Our camp community is where we turn when times get tough. We call our oldest friends, we plan and attend virtual events, and we support our peers who are doing everything they can to make sure kids have a place to go this summer. We need these connections because nothing could have prepared us for life during a pandemic like COVID-19. From the fear and grief, to the uncertainty, isolation, and economic insecurity, the stressors we are facing are real and intense. As we look ahead to a summer in which we all aspire to return to some semblance of normalcy, camp will be needed more than ever because it can help us find our footing again.
Right now, time is moving slowly, one day runs into another, and kids may feel like they have nothing to look forward to. Their normal routines have been thrown out of whack and this can be extremely isolating. Camp facilitates the in-person connections that we all crave – especially now. It provides an opportunity to find joy during difficult times. Camps give everyone – staff and campers alike – a safe space to process and heal.
In the midst of the unknown outlook for this summer, we love thinking about how the immense amount of work being put in to make camp happen safely this year could translate into such incredible happiness this summer. We love imagining kids walking into camp for the first time, seeing their friends, and feeling an overwhelming sense of connection. In some ways it will be unlike any other they’ve previously felt at camp.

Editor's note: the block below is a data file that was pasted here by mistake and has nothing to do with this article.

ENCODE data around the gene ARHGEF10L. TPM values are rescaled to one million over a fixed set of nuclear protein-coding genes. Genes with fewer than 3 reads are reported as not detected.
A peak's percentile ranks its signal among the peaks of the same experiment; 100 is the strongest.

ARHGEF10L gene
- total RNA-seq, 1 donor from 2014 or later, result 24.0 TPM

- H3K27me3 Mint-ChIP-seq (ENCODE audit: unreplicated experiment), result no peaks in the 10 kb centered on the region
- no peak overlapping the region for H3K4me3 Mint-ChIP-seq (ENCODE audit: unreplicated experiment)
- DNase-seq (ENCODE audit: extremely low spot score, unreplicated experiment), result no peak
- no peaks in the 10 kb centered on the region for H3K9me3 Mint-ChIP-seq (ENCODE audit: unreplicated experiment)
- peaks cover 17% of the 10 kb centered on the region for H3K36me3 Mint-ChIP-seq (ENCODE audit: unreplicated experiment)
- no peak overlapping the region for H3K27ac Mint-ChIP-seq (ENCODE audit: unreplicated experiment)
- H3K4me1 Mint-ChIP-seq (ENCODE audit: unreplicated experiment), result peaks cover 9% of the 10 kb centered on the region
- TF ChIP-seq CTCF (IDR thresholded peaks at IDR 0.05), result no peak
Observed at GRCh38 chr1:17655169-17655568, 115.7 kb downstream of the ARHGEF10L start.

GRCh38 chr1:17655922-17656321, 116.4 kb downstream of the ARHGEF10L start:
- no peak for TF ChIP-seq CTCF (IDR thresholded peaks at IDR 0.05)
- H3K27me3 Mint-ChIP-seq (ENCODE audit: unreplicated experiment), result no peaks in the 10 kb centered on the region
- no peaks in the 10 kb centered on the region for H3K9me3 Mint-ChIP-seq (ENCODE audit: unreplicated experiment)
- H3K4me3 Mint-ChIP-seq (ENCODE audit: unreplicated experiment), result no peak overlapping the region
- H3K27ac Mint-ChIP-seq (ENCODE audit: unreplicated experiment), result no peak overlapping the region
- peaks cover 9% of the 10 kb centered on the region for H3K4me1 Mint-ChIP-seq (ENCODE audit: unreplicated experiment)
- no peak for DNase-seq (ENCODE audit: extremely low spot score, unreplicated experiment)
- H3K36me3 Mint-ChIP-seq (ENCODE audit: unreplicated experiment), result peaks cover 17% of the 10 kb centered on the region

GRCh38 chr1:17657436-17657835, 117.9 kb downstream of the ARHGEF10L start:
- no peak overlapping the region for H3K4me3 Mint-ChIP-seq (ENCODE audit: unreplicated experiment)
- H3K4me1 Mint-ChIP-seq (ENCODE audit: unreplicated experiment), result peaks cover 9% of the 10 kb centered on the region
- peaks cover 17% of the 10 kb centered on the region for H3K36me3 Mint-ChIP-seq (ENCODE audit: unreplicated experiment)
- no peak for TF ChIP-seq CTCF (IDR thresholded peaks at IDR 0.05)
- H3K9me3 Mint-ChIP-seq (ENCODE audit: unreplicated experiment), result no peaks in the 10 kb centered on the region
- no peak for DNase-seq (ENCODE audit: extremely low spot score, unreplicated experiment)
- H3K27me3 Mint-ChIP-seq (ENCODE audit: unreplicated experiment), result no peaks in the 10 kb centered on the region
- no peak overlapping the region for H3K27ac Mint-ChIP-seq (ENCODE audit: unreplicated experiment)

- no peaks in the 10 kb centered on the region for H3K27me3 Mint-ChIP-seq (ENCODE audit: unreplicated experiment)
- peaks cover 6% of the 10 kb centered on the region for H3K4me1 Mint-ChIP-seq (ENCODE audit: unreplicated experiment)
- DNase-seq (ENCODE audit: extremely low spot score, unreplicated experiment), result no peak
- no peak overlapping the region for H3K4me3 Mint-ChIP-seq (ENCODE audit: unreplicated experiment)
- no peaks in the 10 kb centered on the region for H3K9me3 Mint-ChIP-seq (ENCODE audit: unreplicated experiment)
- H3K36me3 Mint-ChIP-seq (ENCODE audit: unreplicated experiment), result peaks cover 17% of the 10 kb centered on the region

Camps Build Resilience and Determination
Running camp this summer, however different it may be from a normal summer, will be a lesson in resilience and determination. Camp directors are facing unprecedented challenges in preparing to adjust to a new reality, and are working together like never before to provide resources and support for their teams and each other. This resilience trickles down to staff and campers as lessons in how to adapt to the unexpected. Camp activities are full of practices that can be applied to life, and many camp alumni credit their camp experiences with giving them the tools to succeed as adults. The way we have rallied together to make camp happen during the summer after COVID-19 will surely make that list.
Camps Provide A Break from the News
Many of us are overwhelmed by the constant stream of pandemic-related news and updates. It feels like things are shifting every minute, and that there is no escape. Wherever we turn, there it is. Kids are picking up on this, they’re asking questions about how this will impact their lives, and parents and caregivers are struggling with which questions to answer and how to answer them. This summer, camps can provide a break from the stream of information, a safe space to grieve and process, and an opportunity for mental and emotional restoration. Many camps already limit access to technology, which will support their campers’ ability to connect with their immediate surroundings, while limiting intake of news and social media.
Camps are a Safe Place to Heal
We’ve already seen a number of conversations on camp forums about ways to make sure that campers feel safe in dealing with the new trauma induced by COVID-19. This season, camp staff and directors will have to prepare to help campers process these distressing emotions and experiences. As camps bring together so many young people with diverse experiences, they’ll be able to help everyone connect and unpack their experiences.